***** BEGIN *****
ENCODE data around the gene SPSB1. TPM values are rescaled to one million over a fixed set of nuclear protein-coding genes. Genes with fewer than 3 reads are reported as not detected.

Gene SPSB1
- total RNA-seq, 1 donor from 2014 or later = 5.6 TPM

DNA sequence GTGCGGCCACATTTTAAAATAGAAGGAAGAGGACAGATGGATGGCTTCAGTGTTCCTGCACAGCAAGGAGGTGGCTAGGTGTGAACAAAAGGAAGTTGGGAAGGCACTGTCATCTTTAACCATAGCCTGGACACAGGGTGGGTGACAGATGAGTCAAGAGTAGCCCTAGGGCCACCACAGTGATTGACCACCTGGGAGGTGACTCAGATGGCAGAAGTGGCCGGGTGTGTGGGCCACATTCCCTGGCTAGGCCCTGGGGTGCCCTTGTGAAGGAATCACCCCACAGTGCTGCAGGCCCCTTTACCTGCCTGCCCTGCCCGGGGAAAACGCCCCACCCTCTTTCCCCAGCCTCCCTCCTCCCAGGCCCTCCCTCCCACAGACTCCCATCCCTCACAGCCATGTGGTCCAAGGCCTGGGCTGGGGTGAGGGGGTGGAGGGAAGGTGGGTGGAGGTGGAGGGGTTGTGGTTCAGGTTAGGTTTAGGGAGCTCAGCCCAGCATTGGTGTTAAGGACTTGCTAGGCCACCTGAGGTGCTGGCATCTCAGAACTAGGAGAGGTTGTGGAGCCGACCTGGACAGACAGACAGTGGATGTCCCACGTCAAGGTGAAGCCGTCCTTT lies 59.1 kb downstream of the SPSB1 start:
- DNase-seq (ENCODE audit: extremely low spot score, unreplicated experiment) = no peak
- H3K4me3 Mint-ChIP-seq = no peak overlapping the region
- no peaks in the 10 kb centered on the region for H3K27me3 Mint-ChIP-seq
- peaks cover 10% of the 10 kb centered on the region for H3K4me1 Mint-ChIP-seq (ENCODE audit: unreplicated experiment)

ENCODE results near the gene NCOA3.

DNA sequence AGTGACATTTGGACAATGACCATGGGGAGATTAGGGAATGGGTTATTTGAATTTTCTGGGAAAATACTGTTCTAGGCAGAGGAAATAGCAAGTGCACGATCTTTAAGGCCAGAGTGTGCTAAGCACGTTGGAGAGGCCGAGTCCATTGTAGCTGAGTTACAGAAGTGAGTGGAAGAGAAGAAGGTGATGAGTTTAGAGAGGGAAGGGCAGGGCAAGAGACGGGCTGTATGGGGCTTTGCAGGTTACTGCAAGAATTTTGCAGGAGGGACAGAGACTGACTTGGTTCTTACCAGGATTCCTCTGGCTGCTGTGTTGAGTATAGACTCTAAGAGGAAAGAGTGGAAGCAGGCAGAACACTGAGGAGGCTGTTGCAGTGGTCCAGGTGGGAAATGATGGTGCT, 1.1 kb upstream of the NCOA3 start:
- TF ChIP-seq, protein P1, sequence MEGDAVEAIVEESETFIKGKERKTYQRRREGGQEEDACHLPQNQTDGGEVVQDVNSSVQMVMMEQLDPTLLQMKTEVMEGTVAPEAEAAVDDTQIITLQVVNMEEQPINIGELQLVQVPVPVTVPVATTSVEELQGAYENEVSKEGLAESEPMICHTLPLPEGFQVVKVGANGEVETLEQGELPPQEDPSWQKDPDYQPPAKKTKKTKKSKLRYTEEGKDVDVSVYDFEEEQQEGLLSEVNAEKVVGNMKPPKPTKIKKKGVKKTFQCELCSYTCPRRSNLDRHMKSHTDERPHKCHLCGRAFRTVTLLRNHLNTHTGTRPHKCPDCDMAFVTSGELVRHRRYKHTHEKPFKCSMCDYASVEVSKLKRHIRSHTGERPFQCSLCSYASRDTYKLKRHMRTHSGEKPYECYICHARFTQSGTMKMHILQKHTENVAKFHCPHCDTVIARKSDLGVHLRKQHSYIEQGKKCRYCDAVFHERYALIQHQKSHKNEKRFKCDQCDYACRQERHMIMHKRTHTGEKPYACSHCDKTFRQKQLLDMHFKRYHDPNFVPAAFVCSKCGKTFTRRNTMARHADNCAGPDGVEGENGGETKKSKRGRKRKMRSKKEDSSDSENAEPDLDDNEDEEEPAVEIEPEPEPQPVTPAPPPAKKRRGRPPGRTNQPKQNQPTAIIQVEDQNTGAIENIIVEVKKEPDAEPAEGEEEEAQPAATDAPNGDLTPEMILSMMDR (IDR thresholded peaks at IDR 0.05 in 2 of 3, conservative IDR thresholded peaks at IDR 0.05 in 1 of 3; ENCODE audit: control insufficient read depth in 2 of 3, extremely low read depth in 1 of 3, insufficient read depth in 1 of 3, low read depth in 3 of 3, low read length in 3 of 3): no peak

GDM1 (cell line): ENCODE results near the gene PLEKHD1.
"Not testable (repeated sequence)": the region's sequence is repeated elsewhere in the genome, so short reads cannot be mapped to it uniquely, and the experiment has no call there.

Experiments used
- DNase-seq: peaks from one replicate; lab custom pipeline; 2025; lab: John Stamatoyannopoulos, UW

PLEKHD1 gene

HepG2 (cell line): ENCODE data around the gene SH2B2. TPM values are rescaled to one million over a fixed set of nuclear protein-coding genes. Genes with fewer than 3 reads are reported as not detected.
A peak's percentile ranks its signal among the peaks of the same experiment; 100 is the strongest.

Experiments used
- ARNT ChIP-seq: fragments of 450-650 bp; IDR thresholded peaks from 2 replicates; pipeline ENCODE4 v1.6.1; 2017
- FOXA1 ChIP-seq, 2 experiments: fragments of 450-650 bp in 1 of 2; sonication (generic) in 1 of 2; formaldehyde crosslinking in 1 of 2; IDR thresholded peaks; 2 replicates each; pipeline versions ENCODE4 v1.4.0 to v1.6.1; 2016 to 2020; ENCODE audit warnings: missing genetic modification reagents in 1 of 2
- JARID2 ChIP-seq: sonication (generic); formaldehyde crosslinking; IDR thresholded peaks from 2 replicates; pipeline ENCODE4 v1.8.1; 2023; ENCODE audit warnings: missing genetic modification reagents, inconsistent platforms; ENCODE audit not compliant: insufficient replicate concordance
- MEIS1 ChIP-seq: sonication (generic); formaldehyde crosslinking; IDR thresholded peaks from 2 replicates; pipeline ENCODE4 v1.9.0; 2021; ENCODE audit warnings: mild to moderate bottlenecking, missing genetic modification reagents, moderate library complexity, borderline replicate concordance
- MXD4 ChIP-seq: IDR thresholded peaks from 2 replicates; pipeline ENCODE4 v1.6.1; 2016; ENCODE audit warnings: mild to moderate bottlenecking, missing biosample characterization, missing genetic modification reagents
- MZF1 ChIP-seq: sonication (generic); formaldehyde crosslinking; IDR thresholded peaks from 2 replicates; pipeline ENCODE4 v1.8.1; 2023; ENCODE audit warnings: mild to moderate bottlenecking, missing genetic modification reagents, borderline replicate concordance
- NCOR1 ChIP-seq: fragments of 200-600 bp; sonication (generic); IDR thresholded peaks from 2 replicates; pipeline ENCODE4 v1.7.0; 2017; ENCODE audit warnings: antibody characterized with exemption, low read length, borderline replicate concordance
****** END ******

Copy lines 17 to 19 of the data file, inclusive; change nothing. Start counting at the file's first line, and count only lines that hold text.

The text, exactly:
HepG2 (cell line): ENCODE data around the gene SH2B2. TPM values are rescaled to one million over a fixed set of nuclear protein-coding genes. Genes with fewer than 3 reads are reported as not detected.
A peak's percentile ranks its signal among the peaks of the same experiment; 100 is the strongest.

Experiments used